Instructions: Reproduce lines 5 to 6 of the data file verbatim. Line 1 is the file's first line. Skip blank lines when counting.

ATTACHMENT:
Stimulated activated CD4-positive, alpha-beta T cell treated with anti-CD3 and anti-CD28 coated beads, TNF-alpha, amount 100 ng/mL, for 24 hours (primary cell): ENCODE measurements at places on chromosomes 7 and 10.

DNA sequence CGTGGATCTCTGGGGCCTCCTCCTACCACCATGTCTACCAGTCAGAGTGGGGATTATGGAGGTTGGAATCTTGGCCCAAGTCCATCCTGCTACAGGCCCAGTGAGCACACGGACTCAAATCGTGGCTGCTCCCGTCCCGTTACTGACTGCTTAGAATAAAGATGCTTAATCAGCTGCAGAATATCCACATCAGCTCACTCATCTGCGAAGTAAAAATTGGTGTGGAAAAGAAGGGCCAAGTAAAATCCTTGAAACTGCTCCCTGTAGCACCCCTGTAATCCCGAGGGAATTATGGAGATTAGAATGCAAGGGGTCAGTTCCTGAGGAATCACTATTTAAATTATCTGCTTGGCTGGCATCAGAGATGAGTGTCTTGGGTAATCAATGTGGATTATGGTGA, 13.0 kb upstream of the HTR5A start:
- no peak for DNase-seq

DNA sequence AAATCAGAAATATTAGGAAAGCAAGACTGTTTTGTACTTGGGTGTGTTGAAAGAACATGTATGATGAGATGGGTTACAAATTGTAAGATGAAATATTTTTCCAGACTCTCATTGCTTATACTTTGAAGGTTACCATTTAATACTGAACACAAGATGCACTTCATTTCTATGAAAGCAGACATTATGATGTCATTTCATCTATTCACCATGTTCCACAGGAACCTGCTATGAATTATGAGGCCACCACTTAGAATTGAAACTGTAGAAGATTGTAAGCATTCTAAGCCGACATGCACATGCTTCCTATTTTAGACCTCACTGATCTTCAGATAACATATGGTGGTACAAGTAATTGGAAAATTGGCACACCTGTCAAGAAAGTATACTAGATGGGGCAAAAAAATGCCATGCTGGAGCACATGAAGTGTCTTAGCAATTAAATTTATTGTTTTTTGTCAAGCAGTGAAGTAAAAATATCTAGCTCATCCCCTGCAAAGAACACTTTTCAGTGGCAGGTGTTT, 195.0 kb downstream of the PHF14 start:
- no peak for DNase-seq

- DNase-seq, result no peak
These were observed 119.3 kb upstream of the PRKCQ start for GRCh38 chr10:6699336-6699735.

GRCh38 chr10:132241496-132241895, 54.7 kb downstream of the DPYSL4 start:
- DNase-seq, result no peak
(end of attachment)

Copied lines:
- no peak for DNase-seq

- DNase-seq, result no peak